The most powerful part of the Mass is centered on receiving the Body and Blood of our Lord Jesus Christ in the Holy Eucharist. In addition to that transforming experience, there are other beautiful things that occur during Mass. Shortly after the Mass begins, we all recite the Confiteor together “I confess to Almighty God, and to you, my brothers and sisters, that I have greatly sinned….” And, at the end, “…therefore, I ask blessed Mary ever-Virgin, all the angels and saints, and you, my brothers and sisters, to pray for me…” So, right from the beginning of Mass, we acknowledge who we are to each other and ask for help from each other. You can feel the love for each other knowing who we are….disciples of Jesus Christ. The Liturgy of the Eucharist begins and after the Consecration of the bread and wine we say the Lord’s Prayer and then turn to all those around us and give a Sign of Peace to each other. More love. Two more short powerful prayers from Scripture and then we receive Communion together. As St. Ignatius of Loyola said that if you don’t get emotional at some point in the Mass, it was no a good Mass. That should be your experience.
So, one morning in January during prayer time when I was going through the Daily Readings, I was struck by the words in Heb 24-25: “We must consider how to rouse one another to love and good works. We should not stay away from our assembly, as is the custom of some, but encourage one another,…” I knew what this was all about. Why we need to be physically together to live our faith. God sent His only Son Jesus to be with us physically and Jesus instituted the Sacraments to be outward physical signs of grace for us.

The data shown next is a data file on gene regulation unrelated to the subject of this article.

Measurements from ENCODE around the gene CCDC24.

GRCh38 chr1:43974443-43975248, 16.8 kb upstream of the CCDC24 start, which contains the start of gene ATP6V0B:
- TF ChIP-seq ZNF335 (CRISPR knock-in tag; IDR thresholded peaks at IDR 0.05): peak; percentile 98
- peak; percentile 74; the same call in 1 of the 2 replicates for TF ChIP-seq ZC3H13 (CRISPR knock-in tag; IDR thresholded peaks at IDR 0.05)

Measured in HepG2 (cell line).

The meditation from Word Among Us for that day is below and describes best the ways we can rouse one another.
DAILY MEDITATION: HEBREWS 10:19-25
We must consider how to rouse one another to love and good works. (Hebrews 10:24)
How simple the gospel message is! Through his cross and resurrection, Jesus has opened up a way for each of us to be set free from sin and enter into the presence of God. Jesus is risen, and the door to heaven is now wide open. But as simple and straightforward as this message is, we sometimes need help seeing the open door that’s right in front of us. And that’s where brothers and sisters in Christ come in.
Sometimes they remind us that the sacraments are powerful and readily available. They might say, “You seem pretty burdened. Have you thought about going to Confession? The parish down the road has confessions every Saturday.” Or “I’m going to an online Mass at the end of my shift today. How about joining me from your computer?” Or “I wonder if your dad might be open to receiving the Anointing of the Sick?”
Sometimes they point out opportunities we might have overlooked. They might tell us about a homeless center whose food pantry is running low. They might invite us to a virtual parish Bible study we have been meaning to check out. Or they might urge us to write to our representative about an important issue.
Sometimes they help us see where the Holy Spirit is already at work in our lives. “What a great idea!” a friend might say. “That sounds inspired. How can I help you make it work?” Or “You always seem to have a bigger perspective than I do. I really appreciate the way you help expand my vision.” Or “You’re so good at getting to the heart of a complex situation. Don’t be afraid to say it the way you see it.”
Sometimes they exhort us to trust God and to believe when our faith is wavering. At other times, our faith helps them persevere through a challenging time.
In all these ways and many more, we can “rouse one another” to a deeper surrender to the Lord!
“Lord, help us to give and receive the encouragement that will make us faithful stewards of your gifts.”